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I’ve been travelling all over the US for about a month now—naturally, that includes a happy pilgrimage to Hollywood, LA, all those meccas and medinas of cinema! Just letting my hair down and being with family. It’s been well-earned, this break—an honest, hard-working actor too needs to get away from office once in a while. Count 400-plus movies, in almost all major languages except Malayalam and Bengali, over 25 years or so. Any HR honcho would have given me a productivity award! One of the first awards I got, by the way, was a royal belt-thrashing from my father. It’s so fresh, the memory of that day. He was in a fit of rage, having come to know that his son, whom he wanted to see as a priest in real life, had been doing Sita’s role in Ramlila in his village (Barai in Jaunpur district, UP). As the head of a traditional Brahmin family, he was scandalised, thinking of his son all dolled up and in a sari. As fate would have it, my panic-stricken mother slipped Rs 500 into my hands later. “Go away, son, live the life you want,” she whispered into my ears. “He will kill you.”
My initial years in ‘Bambai’, in the early 1990s, were rather terrifyingly like a film with no plot. It was going nowhere. I somehow got a lucky break in Udhaar ki Zindagi, one of Kajol’s first big films (she was already a star after Baazigar). A few other bit roles followed, including in Shahrukh Khan’s Army. However, the one that helped me get some recognition was Salman Khan’s Tere Naam in which I was playing—hold your breath—a Brahmin priest! Wasn’t exactly flooded with offers even after that. I was surviving on a pretty lean diet—a few Doordrashan serials—when I got this unusual offer. To play the lead in a Bhojpuri film, Saiyan Hamaar. Now, Bhojpuri cinema was clinically dead at that time. No movie had been made in the language for 12 years. Well-wishers cautioned me against it, saying it would be nothing short of professional harakiri. I didn’t listen, and the revival of the regional cinema of Bihar-eastern UP owes directly to my mulishness! I’ve myself done about 350 Bhojpuri films (and am still doing one for a producer who goes by the name of Priyanka Chopra).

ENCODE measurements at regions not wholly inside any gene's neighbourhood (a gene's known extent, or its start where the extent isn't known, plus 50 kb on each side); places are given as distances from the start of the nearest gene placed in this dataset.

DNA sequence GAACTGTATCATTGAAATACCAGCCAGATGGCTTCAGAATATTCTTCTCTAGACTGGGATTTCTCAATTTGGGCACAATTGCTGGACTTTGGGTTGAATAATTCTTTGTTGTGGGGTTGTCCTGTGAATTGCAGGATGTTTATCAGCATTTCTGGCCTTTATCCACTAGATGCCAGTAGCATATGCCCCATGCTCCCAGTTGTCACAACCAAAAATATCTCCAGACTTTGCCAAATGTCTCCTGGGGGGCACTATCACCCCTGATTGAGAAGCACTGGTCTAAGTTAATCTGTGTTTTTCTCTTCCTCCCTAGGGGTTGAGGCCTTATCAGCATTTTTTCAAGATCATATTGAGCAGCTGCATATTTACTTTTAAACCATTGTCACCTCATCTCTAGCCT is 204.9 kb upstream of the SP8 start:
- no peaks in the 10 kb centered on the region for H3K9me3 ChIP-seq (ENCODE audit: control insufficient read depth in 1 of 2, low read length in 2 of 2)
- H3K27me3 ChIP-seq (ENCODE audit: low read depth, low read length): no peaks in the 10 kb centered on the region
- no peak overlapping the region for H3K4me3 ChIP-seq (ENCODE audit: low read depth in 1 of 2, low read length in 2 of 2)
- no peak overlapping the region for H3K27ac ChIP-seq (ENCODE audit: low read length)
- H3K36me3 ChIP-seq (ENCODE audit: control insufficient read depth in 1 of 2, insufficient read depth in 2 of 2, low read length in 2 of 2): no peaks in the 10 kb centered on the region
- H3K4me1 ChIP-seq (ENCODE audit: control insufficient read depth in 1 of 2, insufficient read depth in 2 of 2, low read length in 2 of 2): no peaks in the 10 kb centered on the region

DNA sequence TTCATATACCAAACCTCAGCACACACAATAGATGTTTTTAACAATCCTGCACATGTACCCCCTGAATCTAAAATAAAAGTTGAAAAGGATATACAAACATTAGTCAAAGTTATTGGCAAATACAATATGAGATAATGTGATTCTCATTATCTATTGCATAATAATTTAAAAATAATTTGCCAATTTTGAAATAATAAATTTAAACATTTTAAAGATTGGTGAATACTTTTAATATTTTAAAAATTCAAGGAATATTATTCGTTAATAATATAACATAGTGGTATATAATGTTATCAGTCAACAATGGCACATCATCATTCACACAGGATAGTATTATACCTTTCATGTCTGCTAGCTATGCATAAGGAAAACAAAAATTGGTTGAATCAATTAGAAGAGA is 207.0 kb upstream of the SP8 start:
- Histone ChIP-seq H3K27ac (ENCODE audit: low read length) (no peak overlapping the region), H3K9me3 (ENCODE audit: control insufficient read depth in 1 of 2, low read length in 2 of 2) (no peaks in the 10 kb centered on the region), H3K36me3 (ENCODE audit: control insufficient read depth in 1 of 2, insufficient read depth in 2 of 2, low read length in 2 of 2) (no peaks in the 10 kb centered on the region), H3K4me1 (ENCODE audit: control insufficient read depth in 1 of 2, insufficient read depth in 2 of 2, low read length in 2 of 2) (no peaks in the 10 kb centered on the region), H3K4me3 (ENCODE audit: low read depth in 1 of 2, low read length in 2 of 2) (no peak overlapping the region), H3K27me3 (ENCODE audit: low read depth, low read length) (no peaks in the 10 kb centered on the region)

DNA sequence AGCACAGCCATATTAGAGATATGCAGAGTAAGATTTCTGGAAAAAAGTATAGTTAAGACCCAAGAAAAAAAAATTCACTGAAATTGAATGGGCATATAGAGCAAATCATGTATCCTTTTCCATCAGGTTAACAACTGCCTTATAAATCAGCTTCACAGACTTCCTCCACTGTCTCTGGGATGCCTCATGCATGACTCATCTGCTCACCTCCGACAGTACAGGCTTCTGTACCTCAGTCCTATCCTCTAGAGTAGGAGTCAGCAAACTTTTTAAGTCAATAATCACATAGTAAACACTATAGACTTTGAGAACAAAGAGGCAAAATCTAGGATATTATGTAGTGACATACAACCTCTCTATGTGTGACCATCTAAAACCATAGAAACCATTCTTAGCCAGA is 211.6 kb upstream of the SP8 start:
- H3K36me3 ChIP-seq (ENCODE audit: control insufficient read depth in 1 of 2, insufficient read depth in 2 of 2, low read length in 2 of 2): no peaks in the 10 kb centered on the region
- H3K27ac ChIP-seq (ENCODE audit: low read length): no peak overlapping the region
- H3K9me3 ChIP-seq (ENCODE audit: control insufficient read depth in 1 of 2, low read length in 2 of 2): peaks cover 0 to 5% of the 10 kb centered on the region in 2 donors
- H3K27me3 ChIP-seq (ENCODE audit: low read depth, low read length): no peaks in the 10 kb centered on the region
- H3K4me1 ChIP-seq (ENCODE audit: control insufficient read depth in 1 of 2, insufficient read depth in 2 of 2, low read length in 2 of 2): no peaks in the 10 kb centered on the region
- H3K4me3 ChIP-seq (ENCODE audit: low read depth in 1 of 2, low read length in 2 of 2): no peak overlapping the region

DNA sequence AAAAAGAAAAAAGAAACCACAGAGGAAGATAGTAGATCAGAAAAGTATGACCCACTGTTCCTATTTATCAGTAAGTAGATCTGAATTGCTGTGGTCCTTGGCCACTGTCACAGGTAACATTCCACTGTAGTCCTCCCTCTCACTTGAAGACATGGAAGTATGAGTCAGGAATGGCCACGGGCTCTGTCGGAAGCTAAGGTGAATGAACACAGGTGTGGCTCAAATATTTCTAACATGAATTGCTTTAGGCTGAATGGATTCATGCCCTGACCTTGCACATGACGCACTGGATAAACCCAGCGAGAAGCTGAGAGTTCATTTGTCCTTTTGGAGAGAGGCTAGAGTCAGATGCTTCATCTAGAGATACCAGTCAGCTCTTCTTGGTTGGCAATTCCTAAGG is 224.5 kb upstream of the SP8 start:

Then came Bigg Boss. My one-liner, “Zindagi jhannd baa phir bhi ghamand baa”, became pretty much the mood-setter of the first season. That’s my attitude anyway: have the attitude of a millionaire even if you’re dead broke. I would have won hands down too had the rules not been tweaked at the last minute. My fans voted en masse for me, little realising that the contestant getting the most votes was supposed to lose out! Rahul Roy won that one. But the show opened several other doors for me. Shyam Benegal signed me on, Mani Ratnam signed me on. So did many other filmmakers from Hindi and the south. Yes, south. For those who didn’t know, my villain’s character in Race Gurram was like a second naamkaran—I’m still known as Shiva Reddy in Andhra Pradesh and Telangana! (And yes, I’m one of the highest paid actors in Telugu.)
Bhojpuri cinema is often criticised for being vulgar. I feel it’s easy for people to typecast regional films (just like they typecast actors). Bhojpuri is a soft target. Why single it out when Hindi, Tamil, Telugu and Malayalam are hardly driven snow either? I’m proud of my association with Bhojpuri cinema. I’ve taken my language right up to Cannes, and I see a great future for it. All Bhojpuri needs now is a movie like Bahubali, which has underlined the power of regional cinema. Hopefully I’ll be a part of it.
I contested the Lok Sabha elections on a Congress ticket in 2014 but have since joined the BJP because of PM Modi’s development vision. Some people are sceptical about film stars getting into politics, and wonder why it happens. There really is no mystery. This is a profession with a direct people connect. That’s oxygen for politics: the love and support of people. And it’s not just some make-believe bond. Actors are real people, connected to a language and culture and region. I stay connected to my roots in my village, where of course I’m almost hero-worshipped. Deep down inside, I’m still that boy who used to sneak out of his house at night, with his mother’s sari clutched in his hand, to act in a Ramlila. I can’t forget the day when Amitabh Bachchan called me the ‘Superstar of Bhojpuri’ (I worked with him in Ganga). But the best compliment of my life? My father calling me “Ghar ka bhagwan”. You can’t even begin to imagine how humbling that is.
The writer is an actor who has done about 400 films in Bhojpuri, Hindi, Tamil, Telugu and Kannada